I met Chris V. when she also had a story in The Heat of the Moment anthology where my first story about Alana and her antiques mall appeared. Chris wrote a great middle grade mystery and came this summer to help teens at my library make their Miniature Dream Rooms. Her writing involves miniatures. I'm so glad she is guest blogging here. I'm actually guest blogging elsewhere today - at Echelon Shorts. Enjoy Chris's post in my absence -she even did a take on what readers here know is my favorite cookbook series - the Southern Heritage Southern Living Set! Welcome to guest blogger, Christine Verstraete, who presents a slightly different take on food via her writing and collecting. -Amy
Thanks for inviting me, Amy.
I think old cookbooks are fascinating to look at, but I have a confession – I don’t cook much! Most of the things I make are simple and straight-forward: baked chicken, turkey burgers, etc, and don’t require a cookbook. I hardly ever cook something that needs a recipe.
My fictional characters seem to do the same, mostly eating simpler meals or enjoying everyday favorites.
In my middle-grade mystery, Searching for a Starry Night, A Miniature Art Mystery, besides sleuthing, friends Sam and Lita seem to eat a lot, as kids often do. Their favorite? Ice cream. But given the book’s warm weather setting and the fact that this is their last few days off before heading back to school, ice cream seems like the perfect snack.
Food, of course, seems to play a part in other areas of life, too. I’m a dollhouse and miniatures collector, and while I enjoy designing a room or house, one of my favorite interests is the miniature food. Well, who can resist food without calories, right?
Besides that, it’s probably the realism of some miniature food that grabs me. While I’ve made a few things myself that I’m proud of – (most are made of polymer clay or also use air dry clay) - the professional work of other artisans is something you have to see to believe. (Check out the amazing fish pie and other foods by Kiva Atkinson or the work of Janet Uyetake.
One of the most fun things I’ve done in miniature was replicating the cover of The Southern Heritage Celebrations Cookbook (1983) that I found at a garage sale. While most people buy cookbooks for the recipes or art, I bought this one purposely for the cover. An online miniatures group was having a contest to duplicate a book cover so I chose this one as I figured I would be able to make the foods.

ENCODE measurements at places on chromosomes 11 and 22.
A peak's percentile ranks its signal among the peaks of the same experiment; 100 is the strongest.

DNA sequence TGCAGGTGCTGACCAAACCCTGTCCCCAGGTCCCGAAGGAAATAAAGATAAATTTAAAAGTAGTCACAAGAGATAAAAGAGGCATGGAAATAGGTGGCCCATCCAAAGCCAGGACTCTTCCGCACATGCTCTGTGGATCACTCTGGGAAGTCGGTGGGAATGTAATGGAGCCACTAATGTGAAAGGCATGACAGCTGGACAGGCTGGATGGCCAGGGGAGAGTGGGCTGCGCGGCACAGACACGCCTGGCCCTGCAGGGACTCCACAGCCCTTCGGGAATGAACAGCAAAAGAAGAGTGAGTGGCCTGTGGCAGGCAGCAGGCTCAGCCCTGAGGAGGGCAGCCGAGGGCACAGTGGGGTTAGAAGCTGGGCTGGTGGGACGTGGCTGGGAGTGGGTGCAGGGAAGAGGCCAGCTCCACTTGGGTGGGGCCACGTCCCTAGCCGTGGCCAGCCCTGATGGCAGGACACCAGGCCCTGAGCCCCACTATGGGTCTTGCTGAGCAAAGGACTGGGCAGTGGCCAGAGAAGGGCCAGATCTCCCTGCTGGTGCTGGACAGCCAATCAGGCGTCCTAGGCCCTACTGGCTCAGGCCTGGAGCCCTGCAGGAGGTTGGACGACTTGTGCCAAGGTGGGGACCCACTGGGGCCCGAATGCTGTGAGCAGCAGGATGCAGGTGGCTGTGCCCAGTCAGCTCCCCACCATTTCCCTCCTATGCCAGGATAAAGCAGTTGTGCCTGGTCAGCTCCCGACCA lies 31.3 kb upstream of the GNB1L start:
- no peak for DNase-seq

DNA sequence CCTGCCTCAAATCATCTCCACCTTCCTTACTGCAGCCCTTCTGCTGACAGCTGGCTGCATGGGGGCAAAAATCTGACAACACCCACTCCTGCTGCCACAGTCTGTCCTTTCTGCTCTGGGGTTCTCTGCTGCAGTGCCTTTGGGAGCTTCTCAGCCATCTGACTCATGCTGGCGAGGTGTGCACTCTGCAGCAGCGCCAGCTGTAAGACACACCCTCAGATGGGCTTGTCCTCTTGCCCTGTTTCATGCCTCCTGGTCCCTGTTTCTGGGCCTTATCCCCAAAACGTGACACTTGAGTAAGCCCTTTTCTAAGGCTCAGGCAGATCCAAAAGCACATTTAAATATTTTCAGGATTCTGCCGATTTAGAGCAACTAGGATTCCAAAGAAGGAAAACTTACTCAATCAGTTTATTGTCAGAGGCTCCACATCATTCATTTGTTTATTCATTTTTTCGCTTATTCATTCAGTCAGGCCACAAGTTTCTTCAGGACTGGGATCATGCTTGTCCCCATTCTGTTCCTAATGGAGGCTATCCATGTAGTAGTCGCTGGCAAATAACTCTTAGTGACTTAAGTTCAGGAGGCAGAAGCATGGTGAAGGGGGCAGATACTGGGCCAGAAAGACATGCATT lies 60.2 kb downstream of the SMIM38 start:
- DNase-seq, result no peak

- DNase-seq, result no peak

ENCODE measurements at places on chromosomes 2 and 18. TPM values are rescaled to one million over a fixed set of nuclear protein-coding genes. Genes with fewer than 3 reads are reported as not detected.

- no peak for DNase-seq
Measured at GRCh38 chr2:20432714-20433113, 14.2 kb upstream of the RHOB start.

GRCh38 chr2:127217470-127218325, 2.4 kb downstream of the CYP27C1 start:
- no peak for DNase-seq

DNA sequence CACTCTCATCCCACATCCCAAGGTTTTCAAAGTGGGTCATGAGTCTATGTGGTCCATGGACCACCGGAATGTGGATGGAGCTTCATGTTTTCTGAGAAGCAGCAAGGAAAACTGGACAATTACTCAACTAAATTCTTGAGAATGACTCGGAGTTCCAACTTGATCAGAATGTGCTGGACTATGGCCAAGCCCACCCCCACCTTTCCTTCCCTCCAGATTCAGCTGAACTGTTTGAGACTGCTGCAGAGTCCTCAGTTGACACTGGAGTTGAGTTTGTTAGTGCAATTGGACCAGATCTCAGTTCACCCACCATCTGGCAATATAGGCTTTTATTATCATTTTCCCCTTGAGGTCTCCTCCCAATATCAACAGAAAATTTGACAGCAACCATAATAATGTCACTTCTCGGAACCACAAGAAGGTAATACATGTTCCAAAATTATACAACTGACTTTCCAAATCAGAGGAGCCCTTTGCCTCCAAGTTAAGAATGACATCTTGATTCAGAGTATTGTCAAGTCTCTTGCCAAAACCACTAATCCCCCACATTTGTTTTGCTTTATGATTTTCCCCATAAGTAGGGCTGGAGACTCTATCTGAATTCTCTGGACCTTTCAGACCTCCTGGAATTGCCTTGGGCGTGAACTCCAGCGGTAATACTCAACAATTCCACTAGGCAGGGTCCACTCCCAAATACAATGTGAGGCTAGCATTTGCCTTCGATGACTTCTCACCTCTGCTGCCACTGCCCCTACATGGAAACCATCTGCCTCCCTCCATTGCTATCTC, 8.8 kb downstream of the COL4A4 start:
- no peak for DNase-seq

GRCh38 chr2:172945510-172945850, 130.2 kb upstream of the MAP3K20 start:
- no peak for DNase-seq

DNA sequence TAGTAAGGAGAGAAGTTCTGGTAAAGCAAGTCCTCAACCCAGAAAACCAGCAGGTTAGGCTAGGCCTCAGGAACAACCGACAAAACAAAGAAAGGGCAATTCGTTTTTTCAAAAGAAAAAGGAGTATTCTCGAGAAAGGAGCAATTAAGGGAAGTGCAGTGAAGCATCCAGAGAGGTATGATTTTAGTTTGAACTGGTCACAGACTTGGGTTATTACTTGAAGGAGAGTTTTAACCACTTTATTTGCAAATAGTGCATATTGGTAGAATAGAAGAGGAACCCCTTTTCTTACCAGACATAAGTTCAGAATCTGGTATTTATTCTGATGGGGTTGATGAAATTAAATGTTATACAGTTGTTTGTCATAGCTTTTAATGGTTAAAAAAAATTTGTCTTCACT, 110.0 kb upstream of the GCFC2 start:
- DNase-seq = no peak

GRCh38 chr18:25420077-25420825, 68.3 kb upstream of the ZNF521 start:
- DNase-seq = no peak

While I’d never made a miniature watermelon before, it was fun figuring out how to make the half melon and the melon balls so they looked as close as possible to the picture. (And no, I haven’t tried this in real life, either, though it looks so pretty (and a lot of work!) But fried chicken and corn on the cob are old favorites.)
Note: the miniature food is one-inch or 1/12th scale where 1” equals 1 foot, so the corn cob on the plate is about ½” long.
I hope you’ve enjoyed my unique take on food and old cookbooks!
The cookbook cover features the Fourth of July Stars and Stripes Menu. Here’s one of the recipes:
Sour Cream Chocolate Chip Cookies
1 cup butter or margarine, softened
¾ cup firmly packed brown sugar
¾ cup sugar
½ cup commercial sour cream
1 teaspoon vanilla extract
2 ¼ cups all purpose flour
1 teaspoon baking soda
½ teaspoon salt
1 (6 oz.) package semi-sweet chocolate morsels
1 ½ cups coarsely chopped pecans
Cream butter; gradually add sugar, beating well. Add eggs, sour cream and vanilla, beating well. Combine flour, soda and salt; add to creamed mixture, blend well. Stir in chocolate morsels and pecans.
Drop dough by tablespoonfuls onto lightly greased baking sheet. Bake at 375 degrees for 10-12 minutes. Cool slightly on baking sheet; remove to wire racks, and let cool completely. Yield: about 2 ½ dozen.